As I mentioned in my last post on Passive Programming (aka programming which requires little to no attention during the program or preparation), we hit a snag when we planned our scavenger hunts. Our scavenger hunts alternated with our Passive Challenges, but they turned out to be a little more work than we planned. My co-worker planned 3 of the scavenger hunts and I did one. Our scavenger hunt themes:
- Very Hungry Caterpillar
- Patrons had to find all the food that the caterpillar ate and then they had to locate him as a butterfly. This hunt focused on our jO or Picture book section. We displayed a photo of the food (copied from the book) and the kids had to wander the area looking for it. There were no real clues. This turned out to be (I think) the favorite since so many children obviously LOVE the story and know it by heart. The prize was a very hungry caterpillar finger puppet made out of cardstock with 2 finger holes (we have a die-cut for puppet holes)
- Food-related Fairy Tales
- Fairy Tale characters were hidden all around the room. Clues gave hints as to what section. Even I got stumped on 1 or 2 of these. The prize was a candy land bandaid (in case the witch got your finger!) or, when we ran out, a fortune teller fish
- CHARACTER HUNT (No graphics)
- I took photos of different things around the library, wrote a clue to go with it, and kids had to check off each item when they found it in the room. The prize was a custom made magnet by our awesome Library Assistant (and scavenger hunt creator extraordinare) which featured our library card tree.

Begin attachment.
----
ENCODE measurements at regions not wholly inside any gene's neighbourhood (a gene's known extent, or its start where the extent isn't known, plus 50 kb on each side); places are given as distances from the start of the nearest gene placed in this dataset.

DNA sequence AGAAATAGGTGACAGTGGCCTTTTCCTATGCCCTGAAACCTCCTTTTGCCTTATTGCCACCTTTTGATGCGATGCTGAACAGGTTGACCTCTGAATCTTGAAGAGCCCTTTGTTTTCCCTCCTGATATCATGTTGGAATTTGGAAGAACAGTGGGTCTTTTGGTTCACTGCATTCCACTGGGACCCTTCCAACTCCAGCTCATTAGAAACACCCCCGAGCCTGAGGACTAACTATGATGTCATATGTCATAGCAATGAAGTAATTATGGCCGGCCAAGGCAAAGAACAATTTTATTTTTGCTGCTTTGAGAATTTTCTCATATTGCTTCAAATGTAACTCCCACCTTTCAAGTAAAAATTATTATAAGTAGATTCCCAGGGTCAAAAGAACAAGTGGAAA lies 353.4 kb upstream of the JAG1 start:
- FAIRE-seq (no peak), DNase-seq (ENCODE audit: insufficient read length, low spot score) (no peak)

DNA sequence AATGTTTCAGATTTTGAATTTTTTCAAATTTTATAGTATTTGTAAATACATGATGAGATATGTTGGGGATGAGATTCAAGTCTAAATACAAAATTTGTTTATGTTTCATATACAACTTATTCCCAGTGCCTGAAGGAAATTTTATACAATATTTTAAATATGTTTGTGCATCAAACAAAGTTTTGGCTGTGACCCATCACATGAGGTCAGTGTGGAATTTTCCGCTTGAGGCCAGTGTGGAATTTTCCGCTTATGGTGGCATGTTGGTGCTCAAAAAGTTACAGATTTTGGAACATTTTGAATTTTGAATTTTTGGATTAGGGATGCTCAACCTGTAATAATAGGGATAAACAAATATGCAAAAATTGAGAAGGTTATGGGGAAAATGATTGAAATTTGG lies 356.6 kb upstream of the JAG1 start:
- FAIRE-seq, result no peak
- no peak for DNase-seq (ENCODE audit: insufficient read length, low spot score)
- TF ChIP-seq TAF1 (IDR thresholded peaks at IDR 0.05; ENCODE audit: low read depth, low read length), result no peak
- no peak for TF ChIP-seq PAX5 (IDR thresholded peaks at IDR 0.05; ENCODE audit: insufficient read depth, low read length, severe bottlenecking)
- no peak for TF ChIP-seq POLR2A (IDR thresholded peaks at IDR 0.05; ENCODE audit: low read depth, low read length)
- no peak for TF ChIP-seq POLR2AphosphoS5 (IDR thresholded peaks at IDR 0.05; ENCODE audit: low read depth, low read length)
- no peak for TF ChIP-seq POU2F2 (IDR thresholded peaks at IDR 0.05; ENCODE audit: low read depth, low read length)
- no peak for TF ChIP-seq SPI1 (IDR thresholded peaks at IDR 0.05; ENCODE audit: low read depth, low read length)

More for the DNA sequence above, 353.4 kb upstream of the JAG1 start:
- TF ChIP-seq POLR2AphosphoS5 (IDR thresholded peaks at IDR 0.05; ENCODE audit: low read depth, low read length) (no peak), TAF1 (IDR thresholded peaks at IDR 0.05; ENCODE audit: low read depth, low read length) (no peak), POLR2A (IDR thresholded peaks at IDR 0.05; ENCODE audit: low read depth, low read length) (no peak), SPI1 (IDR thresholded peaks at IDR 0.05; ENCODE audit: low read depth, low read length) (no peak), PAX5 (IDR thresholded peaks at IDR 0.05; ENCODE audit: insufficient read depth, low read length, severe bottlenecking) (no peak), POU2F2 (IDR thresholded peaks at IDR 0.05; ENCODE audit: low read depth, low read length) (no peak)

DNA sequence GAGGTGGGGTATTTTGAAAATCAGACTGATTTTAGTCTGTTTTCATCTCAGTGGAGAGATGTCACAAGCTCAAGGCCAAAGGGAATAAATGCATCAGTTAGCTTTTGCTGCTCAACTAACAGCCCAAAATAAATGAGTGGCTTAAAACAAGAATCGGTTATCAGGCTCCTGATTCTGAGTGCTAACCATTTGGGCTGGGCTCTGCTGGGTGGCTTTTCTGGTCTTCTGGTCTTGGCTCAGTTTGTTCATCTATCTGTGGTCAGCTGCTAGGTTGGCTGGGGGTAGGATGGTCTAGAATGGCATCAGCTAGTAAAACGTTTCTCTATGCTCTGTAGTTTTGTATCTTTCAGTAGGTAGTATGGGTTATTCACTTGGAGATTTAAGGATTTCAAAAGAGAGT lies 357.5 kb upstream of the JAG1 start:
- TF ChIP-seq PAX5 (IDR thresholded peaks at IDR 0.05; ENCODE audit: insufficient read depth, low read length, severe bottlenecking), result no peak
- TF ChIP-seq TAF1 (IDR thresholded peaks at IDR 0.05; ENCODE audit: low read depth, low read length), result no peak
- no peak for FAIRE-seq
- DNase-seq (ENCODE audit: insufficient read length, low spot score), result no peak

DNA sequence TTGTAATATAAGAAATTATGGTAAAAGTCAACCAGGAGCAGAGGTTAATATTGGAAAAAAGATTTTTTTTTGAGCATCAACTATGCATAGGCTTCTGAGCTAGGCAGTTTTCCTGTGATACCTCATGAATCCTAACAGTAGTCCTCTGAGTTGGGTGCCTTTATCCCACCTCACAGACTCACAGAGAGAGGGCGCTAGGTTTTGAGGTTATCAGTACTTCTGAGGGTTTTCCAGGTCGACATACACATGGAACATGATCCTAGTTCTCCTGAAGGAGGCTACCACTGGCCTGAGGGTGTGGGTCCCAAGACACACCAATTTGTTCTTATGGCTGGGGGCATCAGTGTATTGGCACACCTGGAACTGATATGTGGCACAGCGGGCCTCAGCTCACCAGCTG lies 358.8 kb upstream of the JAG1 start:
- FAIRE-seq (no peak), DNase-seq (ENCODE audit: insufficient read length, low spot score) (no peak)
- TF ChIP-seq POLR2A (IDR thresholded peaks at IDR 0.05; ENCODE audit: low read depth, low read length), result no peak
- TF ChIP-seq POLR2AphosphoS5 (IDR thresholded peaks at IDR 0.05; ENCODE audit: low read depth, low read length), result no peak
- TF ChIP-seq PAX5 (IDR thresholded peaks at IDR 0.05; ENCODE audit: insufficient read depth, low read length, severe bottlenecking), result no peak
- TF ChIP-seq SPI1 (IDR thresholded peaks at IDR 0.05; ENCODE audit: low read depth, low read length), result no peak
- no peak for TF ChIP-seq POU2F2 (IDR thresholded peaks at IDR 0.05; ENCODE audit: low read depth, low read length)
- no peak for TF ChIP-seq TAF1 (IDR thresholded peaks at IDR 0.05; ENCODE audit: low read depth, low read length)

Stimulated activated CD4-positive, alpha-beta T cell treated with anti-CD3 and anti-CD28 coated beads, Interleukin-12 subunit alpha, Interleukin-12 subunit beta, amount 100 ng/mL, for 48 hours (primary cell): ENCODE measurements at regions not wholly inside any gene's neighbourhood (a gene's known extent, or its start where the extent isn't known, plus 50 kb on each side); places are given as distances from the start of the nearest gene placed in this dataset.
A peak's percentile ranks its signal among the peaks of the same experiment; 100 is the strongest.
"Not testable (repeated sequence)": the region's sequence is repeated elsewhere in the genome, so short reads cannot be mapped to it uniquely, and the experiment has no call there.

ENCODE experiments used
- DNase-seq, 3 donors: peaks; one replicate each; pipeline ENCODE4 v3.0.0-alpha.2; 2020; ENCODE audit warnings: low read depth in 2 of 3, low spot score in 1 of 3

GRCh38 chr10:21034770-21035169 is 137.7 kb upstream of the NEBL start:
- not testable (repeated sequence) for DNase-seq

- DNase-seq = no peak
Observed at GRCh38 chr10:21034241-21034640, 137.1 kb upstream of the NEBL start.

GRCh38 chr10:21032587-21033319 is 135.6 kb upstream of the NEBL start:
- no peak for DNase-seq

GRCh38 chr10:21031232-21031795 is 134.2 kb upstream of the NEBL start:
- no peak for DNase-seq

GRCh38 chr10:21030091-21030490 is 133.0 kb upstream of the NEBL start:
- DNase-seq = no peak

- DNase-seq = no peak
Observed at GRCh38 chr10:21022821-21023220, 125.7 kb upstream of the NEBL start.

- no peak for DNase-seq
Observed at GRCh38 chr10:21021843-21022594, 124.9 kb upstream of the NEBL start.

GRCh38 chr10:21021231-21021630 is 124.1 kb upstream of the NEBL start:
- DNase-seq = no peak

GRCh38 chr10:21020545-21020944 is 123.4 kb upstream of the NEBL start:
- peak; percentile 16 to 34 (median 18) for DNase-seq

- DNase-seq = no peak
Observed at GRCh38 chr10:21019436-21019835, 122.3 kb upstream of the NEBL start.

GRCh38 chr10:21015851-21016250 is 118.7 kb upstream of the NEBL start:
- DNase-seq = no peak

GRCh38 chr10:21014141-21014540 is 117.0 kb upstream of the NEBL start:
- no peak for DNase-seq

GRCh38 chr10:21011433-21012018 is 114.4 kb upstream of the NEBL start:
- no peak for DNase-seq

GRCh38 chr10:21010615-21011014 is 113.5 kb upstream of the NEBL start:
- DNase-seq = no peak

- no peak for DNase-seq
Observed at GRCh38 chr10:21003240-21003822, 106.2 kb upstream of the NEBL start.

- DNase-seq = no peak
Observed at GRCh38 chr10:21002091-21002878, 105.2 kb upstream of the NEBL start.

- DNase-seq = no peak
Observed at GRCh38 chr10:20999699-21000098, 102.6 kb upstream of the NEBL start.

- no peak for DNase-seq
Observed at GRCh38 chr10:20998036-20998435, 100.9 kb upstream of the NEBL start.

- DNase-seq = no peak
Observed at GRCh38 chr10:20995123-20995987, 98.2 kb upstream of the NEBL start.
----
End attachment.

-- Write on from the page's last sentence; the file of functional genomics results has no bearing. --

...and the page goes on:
- Library Scavenger Hunt
- Juvenile Fiction & Willy Wonka & the Chocolate Factory
- By this hunt, everyone was tired of thinking since it was the last week of SRP. 10 different books in the j Fiction section were highlighted (pictures were provided for the little kids) and when the book was located, there was a sign that had a picture of the book and the genre. Kids were asked to write down the genre. The final book was in the Roald Dahl area, where kids got a (red) golden ticket that they could trade in for a miniature candy bar
- J FICTION HUNT
For the most part, the scavenger hunts were very successful. They were a lot easier to navigate than the Waldo Scavenger hunt, and people are still asking what this week’s challenge/hunt is even though SRP has been over for a week. We made these ones very accessible to children of all ages, so no one felt left out. The main surprise were how much people struggled with the J Fiction hunt – especially since we made it even easier and put the clues/items in alphabetical order by author’s last name, just like how the section is shelved. People were bouncing all over the place, rather than going row by row. We averaged 100-150 people each week participating in the scavenger hunts and they took 10-20 minutes to complete usually.